Today’s game: Mario & Luigi: Partners in Time, for the DS. It’s the sequel to Mario & Luigi: Superstar Saga, for the GBA, and is not entirely dissimilar to the Paper Mario series.

The gameplay is quite similar to its predecessor; in particular, the DS’s special features are almost entirely unused. (It could easily have been released as a GBA game; I don’t really care either way.) You’re controlling four people instead of two (baby and grownup Mario and Luigi), but it doesn’t make much of a difference – in fact, like the earlier game, it hardly matters that you’re controlling multiple people. The characters are much, much less distinct than those of a traditional RPG; I guess this is what happens when you start with a characterless hero and add more people who are essentially clones of him with only minor modifications.

The core gameplay is pleasant enough. In particular, I like the way combat works (both here and in Paper Mario): it’s turn-based but with button pressing controlling how you attack and defend. So when you see a new kind of monster, it takes a bit of experimentation to figure out how best to defend against it (and attack it, sometimes), but even once you’ve learned that, you’re reasonably involved in the battles without feeling oppressed.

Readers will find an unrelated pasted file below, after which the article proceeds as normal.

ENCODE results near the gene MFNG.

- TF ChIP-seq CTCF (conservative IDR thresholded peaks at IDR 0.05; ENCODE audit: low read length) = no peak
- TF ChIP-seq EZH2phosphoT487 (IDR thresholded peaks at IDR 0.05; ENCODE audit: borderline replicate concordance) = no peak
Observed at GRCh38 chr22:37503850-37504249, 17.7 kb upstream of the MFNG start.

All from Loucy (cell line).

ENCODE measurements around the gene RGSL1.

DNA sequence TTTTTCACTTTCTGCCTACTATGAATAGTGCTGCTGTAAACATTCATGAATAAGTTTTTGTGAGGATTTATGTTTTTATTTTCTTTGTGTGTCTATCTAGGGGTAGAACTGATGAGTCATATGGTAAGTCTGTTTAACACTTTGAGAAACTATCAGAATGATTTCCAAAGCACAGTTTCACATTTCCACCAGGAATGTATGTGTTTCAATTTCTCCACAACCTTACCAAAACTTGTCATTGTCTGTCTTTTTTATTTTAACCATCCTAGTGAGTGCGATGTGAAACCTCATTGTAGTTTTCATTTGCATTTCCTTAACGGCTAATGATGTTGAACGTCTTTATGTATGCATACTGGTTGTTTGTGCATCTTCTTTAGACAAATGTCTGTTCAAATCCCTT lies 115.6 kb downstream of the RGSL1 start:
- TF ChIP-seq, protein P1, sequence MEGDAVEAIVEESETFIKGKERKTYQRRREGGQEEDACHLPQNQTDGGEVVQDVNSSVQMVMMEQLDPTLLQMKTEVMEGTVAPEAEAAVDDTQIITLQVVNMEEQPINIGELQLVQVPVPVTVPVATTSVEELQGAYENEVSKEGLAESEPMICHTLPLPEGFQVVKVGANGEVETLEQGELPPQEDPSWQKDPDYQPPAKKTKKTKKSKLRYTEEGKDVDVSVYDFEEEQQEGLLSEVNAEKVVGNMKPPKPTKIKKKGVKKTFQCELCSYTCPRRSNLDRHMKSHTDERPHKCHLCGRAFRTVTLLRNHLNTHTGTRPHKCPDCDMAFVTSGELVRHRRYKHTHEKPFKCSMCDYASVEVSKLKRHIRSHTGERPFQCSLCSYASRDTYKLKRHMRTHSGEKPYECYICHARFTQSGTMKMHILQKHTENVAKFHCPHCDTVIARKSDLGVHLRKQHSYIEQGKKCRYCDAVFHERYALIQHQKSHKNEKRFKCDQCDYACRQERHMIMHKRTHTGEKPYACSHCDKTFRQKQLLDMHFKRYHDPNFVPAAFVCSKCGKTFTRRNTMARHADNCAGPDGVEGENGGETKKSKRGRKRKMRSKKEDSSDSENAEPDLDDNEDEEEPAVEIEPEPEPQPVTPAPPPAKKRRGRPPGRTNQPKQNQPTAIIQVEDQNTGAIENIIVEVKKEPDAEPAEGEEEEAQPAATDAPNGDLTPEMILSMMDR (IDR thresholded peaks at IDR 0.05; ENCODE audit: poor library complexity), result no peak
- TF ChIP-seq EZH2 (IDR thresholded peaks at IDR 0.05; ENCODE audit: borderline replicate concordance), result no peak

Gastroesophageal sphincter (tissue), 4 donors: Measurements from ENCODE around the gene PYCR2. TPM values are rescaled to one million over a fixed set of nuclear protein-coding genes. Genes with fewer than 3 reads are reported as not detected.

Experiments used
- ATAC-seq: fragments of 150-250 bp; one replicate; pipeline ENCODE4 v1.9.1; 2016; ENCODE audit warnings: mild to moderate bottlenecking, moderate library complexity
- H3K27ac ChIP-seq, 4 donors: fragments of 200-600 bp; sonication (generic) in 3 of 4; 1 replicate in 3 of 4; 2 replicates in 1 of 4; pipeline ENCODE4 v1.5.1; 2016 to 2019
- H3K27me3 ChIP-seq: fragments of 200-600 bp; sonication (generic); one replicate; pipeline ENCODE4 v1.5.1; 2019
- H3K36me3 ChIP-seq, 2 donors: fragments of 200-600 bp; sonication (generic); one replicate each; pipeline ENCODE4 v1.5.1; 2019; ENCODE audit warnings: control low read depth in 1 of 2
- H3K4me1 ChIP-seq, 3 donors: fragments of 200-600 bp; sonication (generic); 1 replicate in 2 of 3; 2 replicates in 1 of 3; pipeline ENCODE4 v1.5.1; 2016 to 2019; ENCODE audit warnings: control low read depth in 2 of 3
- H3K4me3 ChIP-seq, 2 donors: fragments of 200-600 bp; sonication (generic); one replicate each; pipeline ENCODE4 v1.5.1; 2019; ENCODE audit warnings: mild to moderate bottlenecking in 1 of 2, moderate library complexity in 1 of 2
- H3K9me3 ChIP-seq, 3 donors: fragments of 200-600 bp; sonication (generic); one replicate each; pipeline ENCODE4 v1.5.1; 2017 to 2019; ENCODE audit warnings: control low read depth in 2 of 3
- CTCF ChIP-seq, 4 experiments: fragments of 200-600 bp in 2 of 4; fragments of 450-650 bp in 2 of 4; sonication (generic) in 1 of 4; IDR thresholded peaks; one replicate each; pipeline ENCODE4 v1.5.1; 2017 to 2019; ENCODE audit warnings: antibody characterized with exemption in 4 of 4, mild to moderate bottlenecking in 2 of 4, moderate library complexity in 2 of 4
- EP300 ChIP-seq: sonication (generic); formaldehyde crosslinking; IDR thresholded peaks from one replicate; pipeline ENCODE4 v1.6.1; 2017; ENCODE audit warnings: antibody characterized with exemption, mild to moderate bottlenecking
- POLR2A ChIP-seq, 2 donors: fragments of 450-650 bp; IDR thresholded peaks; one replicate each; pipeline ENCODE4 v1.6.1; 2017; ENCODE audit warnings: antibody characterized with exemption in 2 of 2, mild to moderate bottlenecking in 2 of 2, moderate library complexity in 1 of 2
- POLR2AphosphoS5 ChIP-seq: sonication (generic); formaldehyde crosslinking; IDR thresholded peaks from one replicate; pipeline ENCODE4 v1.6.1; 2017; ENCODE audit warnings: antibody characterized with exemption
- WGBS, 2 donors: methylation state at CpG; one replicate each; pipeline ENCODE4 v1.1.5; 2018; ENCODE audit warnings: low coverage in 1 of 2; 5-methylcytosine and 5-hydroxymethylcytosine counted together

Well, not too oppressed. There’s not a lot of variation to the combat in the battles – Paper Mario, with its badges and variety of partners (with actual different attacks) does better in that regard. Honestly, there were rather too many times when I spent an hour or so making my way across some bit of terrain, and getting absolutely nothing of interest out of it – sure, there are boxes to hit, and enemies to battle, but nothing that I haven’t done a zillion times before. So a bit more novelty would definitely be appreciated.

Another way in which this series falls down in comparison to Paper Mario is how it handles leveling up – it’s all quite generic here, whereas in that series you have an assortment of badges to chose from, giving you an interesting range of options. Also the production values are lower here, but that’s expected for a handheld game in comparison to a console game.

Ultimately, I don’t have a lot to say about the game. It’s pleasant enough, but quite lacking in ambition: coasting on earlier successes and gameplay advances without really adding anything to the party. I’m not sorry I played it, and I might even play the next game in the series (assuming there is one) if it comes out when I have a lull in my handheld game schedule. But if not, I won’t be missing anything.

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